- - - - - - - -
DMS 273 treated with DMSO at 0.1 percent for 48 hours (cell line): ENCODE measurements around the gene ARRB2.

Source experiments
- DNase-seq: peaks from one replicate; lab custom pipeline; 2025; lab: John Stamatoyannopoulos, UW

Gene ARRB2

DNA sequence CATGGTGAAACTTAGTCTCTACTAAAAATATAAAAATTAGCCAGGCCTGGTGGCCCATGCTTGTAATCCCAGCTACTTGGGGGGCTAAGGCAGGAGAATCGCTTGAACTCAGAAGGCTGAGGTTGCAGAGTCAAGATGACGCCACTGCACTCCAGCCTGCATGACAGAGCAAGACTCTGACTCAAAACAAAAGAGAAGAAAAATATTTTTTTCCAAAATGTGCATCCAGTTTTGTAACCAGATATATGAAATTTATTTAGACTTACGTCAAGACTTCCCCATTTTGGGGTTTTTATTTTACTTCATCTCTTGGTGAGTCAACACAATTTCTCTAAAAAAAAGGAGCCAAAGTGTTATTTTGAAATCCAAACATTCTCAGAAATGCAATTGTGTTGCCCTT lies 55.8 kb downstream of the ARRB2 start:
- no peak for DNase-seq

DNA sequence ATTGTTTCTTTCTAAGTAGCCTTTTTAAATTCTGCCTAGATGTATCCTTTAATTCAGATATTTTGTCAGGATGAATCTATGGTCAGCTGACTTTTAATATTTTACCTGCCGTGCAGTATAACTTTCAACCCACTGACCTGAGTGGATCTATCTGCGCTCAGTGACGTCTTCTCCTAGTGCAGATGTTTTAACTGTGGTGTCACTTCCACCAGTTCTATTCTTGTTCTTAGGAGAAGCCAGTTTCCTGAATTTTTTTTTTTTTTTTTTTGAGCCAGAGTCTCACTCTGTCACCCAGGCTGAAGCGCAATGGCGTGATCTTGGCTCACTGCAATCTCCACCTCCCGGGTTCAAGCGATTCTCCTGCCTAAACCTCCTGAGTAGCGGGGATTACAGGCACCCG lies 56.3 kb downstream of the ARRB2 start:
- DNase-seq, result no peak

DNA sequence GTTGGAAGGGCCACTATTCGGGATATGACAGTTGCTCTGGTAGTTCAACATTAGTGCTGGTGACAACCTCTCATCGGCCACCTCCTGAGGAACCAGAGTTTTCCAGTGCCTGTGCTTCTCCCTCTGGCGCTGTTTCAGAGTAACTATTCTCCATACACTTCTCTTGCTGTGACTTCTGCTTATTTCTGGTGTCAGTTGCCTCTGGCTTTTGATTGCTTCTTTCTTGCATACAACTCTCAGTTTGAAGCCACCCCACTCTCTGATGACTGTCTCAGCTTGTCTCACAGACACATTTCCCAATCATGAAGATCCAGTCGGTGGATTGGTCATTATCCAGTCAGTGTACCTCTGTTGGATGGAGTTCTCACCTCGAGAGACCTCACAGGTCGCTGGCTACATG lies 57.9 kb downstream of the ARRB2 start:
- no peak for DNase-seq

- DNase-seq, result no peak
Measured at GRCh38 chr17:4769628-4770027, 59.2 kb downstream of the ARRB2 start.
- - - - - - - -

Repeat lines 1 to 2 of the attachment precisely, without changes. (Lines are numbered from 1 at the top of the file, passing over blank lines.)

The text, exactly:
DMS 273 treated with DMSO at 0.1 percent for 48 hours (cell line): ENCODE measurements around the gene ARRB2.

Source experiments